Gentileschi, Orazio (DNB00)

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GENTILESCHI, ORAZIO (1563–1647), painter, born at Pisa in 1563, was half-brother of the painter Aurelio Lomi, according to some accounts by a second marriage of their mother; but the account generally accepted is that he was the son of Giovanni Battista Lomi, Aurelio's father, and was placed at an early age under the charge of his maternal uncle, Gentileschi, at Rome, afterwards bearing his name. Gentileschi studied painting at Rome, and founded his style on the finest masterpieces there. He was employed by Pope Clement VIII on paintings in the library and other parts of the Vatican; he also painted for Cardinal Pietro Aldobrandini the tribune of St. Niccola in Carcere; for Cardinal Pinello a ‘Circumcision’ in Santa Maria Maggiore; for Cardinal Bentivoglio the portico of his palace; for Cardinal Scipione Borghese a summerhouse; also a large picture of ‘The Conversion of St. Paul’ in S. Paolo fuori le Mura, and other paintings in S. Giovanni Laterano, Santa Maria della Pace, and elsewhere. In the Palazzo Quirinale in 1616 and the Palazzo Rospigliosi he painted pictures in conjunction with his intimate friend, Agostino Tassi, the landscape-painter. In the Palazzo Borghese there is one of his finest paintings, ‘Santa Cecilia and S. Valeriano.’ In 1621, on the accession of Pope Gregory XV, he was induced by the Genoese envoy, Giovanni Antonio Sauli, to go to Genoa, where he painted fine works in the palaces of the nobility, especially that of Marc Antonio Doria at S. Piero d'Arena. Possibly he may have encountered Vandyck here. He was next invited to the court of Carlo Emmanuele I of Savoy at Turin, where he painted some excellent works. An ‘Annunciation’ by him was among the spoils removed by Napoleon to Paris, but was returned to the Turin Gallery (engraved in D'Azeglio's ‘Galleria di Torino’ and in the ‘Musée Napoléon’). From Turin he proceeded to Paris, at the invitation of the queen-mother, where he found plenty of employment for about two years, and gained a new patron in George Villiers, duke of Buckingham. In 1626 he came to England, it is said at the invitation of Vandyck, though he may have come at the request of Buckingham, for whom he painted a ‘Magdalen in a Grotto,’ a ‘Holy Family,’ and a ceiling at York House in the Strand. Vandyck appears to have esteemed Gentileschi highly, and drew his portrait, which he had engraved by Vorsterman for his ‘Centum Icones’ (the original drawing is in the print room at the British Museum). Charles I treated Gentileschi with great honour, furnished a house for him at great cost, and gave him an annuity of 100l. Though over sixty years of age, he painted assiduously for his royal patron, especially at Greenwich Palace. Most of the pictures he painted for the king were dispersed after Charles's execution. Some are at Marlborough House, one of ‘Lot and his daughters’ was engraved by L. Vorsterman, another of ‘The Repose in Egypt’ is in the Louvre, and others are to be found at Madrid and Vienna. At Hampton Court there are two pictures by him, formerly in James II's collection, viz. ‘A Sibyl’ and ‘Joseph and Potiphar's wife.’ Gentileschi's patronage by the king and Buckingham excited the jealousy of Sir Balthasar Gerbier [q. v.], who seems to have claimed a monopoly of trading on their prodigal generosity to foreign artists. Like Gerbier, Gentileschi was employed on missions of secret diplomacy. Gerbier attacked Gentileschi in many ways, but does not appear to have shaken his position at court, as Gentileschi continued to reside in England up to his death in 1647, in his eighty-fourth year. He was buried in the chapel at Somerset House. He sometimes tried portrait-painting in England, but without much success. Gentileschi brought with him to England a large family, including three sons, Francesca, Giulio, and Marco, and a daughter Artemisia [q. v.] Francesco and Giulio were sent on picture-dealing errands to Italy, and after their father's death Francesco became a painter at Genoa, where he died about 1660; Marco was one of the suite of the Duchess of Buckingham at York House.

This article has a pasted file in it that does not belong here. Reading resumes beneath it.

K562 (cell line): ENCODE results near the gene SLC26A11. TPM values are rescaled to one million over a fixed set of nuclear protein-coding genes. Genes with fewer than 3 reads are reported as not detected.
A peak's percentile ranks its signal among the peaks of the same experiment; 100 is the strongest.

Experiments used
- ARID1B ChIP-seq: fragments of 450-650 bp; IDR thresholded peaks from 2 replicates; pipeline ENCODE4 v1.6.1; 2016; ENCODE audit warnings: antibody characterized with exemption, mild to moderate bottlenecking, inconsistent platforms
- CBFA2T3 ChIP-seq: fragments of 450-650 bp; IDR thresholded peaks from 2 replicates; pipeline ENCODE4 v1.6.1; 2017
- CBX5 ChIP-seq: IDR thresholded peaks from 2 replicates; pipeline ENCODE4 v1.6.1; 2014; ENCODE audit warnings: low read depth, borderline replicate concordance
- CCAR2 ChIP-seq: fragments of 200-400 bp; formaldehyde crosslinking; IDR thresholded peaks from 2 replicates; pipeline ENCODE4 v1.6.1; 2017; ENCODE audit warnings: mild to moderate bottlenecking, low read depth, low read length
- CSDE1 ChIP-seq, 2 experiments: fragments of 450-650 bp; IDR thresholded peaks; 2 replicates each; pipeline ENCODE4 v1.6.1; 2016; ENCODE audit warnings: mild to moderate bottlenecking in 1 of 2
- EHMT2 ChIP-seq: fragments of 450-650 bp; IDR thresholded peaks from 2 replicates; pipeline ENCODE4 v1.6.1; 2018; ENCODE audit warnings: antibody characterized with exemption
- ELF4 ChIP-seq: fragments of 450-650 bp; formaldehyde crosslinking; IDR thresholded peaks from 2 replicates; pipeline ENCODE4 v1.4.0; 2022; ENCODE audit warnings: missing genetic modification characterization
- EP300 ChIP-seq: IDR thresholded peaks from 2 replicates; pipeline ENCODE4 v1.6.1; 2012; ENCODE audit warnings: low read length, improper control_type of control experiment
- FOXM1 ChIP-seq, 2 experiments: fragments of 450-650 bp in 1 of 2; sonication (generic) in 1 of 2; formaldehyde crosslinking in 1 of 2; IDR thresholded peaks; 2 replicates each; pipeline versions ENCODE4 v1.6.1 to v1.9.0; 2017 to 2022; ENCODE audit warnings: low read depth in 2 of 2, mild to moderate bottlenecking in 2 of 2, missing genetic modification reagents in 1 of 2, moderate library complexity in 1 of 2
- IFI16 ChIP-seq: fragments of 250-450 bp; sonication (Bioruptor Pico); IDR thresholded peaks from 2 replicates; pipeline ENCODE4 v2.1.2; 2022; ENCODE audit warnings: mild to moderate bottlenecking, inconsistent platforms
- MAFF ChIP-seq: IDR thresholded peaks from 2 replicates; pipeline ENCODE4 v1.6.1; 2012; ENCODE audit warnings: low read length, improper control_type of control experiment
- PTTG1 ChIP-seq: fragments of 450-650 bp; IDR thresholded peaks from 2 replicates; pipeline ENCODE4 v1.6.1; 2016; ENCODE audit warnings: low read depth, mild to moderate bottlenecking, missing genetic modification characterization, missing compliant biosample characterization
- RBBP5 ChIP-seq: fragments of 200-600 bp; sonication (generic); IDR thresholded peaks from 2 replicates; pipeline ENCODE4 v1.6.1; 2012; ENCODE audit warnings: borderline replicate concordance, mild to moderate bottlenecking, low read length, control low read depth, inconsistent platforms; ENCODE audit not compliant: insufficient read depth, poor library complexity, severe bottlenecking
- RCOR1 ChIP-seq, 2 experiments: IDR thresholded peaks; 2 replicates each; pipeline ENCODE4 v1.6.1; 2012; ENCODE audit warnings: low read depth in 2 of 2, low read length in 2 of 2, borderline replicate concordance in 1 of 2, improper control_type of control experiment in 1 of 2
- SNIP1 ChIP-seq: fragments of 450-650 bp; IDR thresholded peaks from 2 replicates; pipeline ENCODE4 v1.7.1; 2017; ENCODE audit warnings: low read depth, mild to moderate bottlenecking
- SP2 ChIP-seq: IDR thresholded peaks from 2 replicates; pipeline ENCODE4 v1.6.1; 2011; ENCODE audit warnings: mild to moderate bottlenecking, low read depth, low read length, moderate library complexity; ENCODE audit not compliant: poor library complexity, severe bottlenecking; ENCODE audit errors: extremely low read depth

[Baldinucci's Notizie dei Professori del Disegno, iii. 710; Rosini's Storia della Pittura Italiana; Lanzi's Hist. of Painting in Italy; Walpole's Anecdotes of Painters, ed. Dallaway and Wornum; De Piles's Lives of the Painters; Cal. State Papers, Dom. Ser. 1629–31; Salvetti Correspondence (Hist. MSS. Comm. 11th Rep. app. x. pt. i. p. 97); Sainsbury's Original Papers relating to Rubens; Fine Arts Quarterly Review, iv. 413; Notes and Queries, 2nd ser. viii. 121; Law's Cat. of the Pictures at Hampton Court; Vertue's Cat. of King Charles I's Collection; Mariette's Abecedario.]

L. C.